It’s only a matter of time now before Ichiro Suzuki becomes the 30th player to notch 3,000 hits in Major League Baseball. The 42-year-old outfielder will enter Sunday’s game against the New York Mets with 2,996 hits, meaning Ichiro could easily reach the milestone this week. Unfortunately, Ichiro is not in the Marlins lineup on Sunday, but his pursuit of 3,000 still adds a whole new level of intrigue to an already important game, which we’re happy to say will be featured as the Free Game of the Day on Yahoo Sports. [read full article]

From Yahoo Sports

The Chicago Cubs have acquired hard-throwing reliever Aroldis Chapman in a trade with the New York Y

CHICAGO (AP) -- The Chicago Cubs have acquired hard-throwing reliever Aroldis Chapman in a trade with the New York Yankees. [read full article]

From Yahoo Sports

Cardinals arrive in New York at 8:30 am after flight delay (The Associated Press)

The St. Louis Cardinals did not arrive at their hotel in New York until 8:30 a.m. Monday after a flight delay that followed a nationally televised night game. St. Louis' 9-6 loss to the Los Angeles Dodgers in Sunday night's ESPN game lasted 3 hours, 49 minutes, and ended shortly before 11 p.m. CDT. The plane taking the Cardinals to New York did not land in St. Louis on time because of weather, causing the team to remain in its clubhouse for several hours. [read full article]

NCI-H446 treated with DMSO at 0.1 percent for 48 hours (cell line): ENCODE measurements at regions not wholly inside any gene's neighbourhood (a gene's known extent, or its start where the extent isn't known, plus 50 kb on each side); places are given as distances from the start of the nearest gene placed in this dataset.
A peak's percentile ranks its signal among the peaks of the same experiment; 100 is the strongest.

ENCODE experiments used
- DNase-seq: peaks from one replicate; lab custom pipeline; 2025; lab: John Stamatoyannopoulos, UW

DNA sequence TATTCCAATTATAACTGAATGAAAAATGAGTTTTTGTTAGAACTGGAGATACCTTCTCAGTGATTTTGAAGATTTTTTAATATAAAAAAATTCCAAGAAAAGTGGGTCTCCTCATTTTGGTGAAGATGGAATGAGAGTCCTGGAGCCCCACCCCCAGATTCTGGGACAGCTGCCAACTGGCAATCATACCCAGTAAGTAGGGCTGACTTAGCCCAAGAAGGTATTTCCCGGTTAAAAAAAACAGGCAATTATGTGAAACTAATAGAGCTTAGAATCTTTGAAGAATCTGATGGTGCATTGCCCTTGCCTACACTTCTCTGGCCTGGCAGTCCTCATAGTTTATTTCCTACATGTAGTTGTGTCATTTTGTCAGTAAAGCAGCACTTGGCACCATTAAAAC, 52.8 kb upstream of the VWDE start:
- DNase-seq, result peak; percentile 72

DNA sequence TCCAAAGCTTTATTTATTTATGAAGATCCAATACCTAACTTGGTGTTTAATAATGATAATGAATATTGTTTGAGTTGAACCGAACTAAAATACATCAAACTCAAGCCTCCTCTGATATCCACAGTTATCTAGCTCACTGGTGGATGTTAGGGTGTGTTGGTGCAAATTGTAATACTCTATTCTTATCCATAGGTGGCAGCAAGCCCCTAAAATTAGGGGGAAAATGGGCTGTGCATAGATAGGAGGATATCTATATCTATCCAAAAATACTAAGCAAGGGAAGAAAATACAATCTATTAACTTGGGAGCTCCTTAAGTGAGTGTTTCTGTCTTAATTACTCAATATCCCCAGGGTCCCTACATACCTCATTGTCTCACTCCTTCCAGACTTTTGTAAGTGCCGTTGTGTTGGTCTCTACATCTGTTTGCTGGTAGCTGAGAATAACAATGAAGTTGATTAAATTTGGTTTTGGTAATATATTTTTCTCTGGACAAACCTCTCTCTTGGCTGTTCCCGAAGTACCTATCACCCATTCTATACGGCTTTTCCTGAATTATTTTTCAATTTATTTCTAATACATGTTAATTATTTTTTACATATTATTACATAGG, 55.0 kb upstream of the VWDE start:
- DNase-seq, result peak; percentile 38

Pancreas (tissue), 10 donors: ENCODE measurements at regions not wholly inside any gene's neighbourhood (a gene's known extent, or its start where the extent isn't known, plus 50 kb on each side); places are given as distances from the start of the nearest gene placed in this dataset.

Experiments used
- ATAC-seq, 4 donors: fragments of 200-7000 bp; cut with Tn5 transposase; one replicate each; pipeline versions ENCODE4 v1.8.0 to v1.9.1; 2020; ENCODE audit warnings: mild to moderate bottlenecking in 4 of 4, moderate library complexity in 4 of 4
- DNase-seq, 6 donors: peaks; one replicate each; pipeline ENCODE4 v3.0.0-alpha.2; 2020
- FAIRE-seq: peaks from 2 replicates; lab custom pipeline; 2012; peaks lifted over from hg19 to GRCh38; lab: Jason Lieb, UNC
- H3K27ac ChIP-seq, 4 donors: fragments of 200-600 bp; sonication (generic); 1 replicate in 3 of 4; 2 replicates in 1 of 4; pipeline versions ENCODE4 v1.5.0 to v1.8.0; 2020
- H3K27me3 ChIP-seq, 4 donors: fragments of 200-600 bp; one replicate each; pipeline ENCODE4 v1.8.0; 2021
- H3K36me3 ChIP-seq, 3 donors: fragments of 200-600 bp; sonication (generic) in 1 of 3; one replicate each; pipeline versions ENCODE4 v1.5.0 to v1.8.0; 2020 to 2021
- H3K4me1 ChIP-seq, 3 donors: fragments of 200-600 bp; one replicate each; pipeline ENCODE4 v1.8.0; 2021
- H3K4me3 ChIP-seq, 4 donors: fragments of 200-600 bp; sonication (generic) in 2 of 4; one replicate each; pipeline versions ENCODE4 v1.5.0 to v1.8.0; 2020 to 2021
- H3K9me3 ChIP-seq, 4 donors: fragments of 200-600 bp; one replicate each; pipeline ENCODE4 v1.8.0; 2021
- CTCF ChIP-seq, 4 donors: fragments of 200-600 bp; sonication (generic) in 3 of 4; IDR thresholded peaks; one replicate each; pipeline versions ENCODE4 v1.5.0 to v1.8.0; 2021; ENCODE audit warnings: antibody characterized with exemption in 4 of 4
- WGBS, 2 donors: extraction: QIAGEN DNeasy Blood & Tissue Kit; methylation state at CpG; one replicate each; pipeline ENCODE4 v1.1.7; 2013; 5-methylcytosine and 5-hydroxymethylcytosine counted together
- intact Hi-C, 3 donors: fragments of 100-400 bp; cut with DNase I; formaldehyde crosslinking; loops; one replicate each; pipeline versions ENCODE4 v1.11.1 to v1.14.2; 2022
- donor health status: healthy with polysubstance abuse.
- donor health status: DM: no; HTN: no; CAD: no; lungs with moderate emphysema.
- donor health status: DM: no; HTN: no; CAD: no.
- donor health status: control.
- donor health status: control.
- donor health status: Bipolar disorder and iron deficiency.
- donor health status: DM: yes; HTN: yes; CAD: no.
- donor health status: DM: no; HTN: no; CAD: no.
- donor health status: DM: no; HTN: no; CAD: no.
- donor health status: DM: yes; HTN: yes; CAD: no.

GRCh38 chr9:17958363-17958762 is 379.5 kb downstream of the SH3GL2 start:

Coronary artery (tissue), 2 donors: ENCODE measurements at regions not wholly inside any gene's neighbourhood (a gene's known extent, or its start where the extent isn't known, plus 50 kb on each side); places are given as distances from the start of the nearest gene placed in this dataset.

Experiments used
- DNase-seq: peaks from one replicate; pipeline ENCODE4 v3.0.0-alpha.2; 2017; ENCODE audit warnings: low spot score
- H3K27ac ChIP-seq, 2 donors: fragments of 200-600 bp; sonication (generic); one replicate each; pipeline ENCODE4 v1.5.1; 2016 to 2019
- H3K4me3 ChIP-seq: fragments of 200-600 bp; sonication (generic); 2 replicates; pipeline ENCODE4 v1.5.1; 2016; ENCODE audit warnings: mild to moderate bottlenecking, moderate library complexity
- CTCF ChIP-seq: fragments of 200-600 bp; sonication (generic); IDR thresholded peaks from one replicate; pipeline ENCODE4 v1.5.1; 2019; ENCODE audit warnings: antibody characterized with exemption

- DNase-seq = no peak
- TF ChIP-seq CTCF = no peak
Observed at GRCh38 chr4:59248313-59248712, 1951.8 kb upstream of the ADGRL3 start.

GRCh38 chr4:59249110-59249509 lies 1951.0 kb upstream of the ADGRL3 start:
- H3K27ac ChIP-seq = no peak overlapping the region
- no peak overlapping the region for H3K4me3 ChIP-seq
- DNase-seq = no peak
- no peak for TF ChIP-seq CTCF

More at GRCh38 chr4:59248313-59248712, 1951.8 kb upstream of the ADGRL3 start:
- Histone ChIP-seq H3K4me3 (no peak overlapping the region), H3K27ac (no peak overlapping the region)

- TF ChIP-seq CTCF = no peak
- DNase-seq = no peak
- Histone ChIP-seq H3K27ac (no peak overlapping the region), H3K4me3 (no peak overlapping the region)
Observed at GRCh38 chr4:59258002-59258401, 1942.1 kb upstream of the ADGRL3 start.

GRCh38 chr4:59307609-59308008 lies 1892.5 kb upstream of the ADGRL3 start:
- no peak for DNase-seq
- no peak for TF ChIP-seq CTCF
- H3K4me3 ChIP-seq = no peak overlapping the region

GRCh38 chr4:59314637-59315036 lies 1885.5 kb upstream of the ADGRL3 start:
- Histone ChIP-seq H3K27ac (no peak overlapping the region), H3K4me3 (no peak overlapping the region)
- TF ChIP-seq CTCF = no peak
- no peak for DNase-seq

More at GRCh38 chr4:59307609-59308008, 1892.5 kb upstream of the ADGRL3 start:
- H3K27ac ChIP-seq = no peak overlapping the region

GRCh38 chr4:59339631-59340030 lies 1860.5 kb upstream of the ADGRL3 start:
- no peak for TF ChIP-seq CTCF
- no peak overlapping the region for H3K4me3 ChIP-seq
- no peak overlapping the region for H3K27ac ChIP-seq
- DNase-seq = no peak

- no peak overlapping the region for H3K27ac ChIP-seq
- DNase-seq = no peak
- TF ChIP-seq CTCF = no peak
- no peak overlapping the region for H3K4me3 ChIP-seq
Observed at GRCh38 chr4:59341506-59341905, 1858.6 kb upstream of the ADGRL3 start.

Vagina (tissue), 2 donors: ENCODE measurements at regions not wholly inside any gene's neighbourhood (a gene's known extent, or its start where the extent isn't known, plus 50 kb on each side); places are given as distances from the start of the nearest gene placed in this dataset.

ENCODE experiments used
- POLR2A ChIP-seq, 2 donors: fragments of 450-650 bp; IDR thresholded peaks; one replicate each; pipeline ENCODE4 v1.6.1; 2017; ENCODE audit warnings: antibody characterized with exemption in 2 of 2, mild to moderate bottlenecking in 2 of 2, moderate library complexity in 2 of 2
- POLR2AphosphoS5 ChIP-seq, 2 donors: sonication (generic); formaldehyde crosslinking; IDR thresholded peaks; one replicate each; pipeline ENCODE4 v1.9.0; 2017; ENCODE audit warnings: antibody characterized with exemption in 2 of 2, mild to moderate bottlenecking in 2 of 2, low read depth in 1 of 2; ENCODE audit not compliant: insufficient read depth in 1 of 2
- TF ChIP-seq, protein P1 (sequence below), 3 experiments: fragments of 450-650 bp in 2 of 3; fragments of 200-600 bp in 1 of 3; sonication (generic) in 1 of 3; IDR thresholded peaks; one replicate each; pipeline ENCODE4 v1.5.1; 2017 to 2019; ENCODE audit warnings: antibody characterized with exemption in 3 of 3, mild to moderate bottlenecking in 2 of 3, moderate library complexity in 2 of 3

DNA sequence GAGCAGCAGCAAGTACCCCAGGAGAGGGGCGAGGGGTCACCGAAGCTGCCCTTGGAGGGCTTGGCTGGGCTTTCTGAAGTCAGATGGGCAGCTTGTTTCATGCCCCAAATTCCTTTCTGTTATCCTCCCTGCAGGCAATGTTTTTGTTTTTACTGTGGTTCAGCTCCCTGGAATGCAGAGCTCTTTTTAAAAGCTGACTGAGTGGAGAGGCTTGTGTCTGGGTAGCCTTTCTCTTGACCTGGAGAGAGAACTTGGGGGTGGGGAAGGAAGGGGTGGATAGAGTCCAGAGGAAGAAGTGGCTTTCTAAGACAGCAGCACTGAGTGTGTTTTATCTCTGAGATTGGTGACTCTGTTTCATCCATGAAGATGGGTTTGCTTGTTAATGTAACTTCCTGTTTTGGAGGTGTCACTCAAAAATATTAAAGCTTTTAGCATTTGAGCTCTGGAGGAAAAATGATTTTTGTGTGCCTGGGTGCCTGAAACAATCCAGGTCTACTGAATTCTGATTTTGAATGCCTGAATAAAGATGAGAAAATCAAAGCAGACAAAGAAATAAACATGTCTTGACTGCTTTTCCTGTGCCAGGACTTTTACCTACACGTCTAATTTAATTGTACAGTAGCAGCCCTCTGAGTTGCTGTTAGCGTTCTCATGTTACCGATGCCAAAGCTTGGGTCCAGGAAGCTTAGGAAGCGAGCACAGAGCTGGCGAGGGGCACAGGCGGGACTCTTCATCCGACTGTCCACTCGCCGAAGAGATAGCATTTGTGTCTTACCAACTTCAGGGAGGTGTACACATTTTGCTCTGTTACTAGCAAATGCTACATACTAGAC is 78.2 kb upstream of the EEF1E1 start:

From Yahoo Sports

Astros prospect Bregman gets call to majors year out of LSU (The Associated Press)

It was just over a year ago that Alex Bregman finished his career at LSU. Bregman made his big league debut for the Astros on Monday night against the New York Yankees after flying through the minors. ''It's been a fun last year,'' Bregman said before the game. [read full article]

From Yahoo Sports

Cubs get closer Aroldis Chapman in trade with Yankees (The Associated Press)

The Chicago Cubs acquired hard-throwing reliever Aroldis Chapman in a trade with the New York Yankees on Monday, giving the NL Central leaders a boost as they try for their first World Series title in more than a century. The Cubs paid a steep price, parting with top shortstop prospect Gleyber Torres and versatile pitcher Adam Warren in the four-player package going to the Yankees. Chapman also faced a domestic violence allegation in the offseason that cost him a 29-game suspension, and the left-hander is eligible for free agency after this year. [read full article]

From Yahoo Sports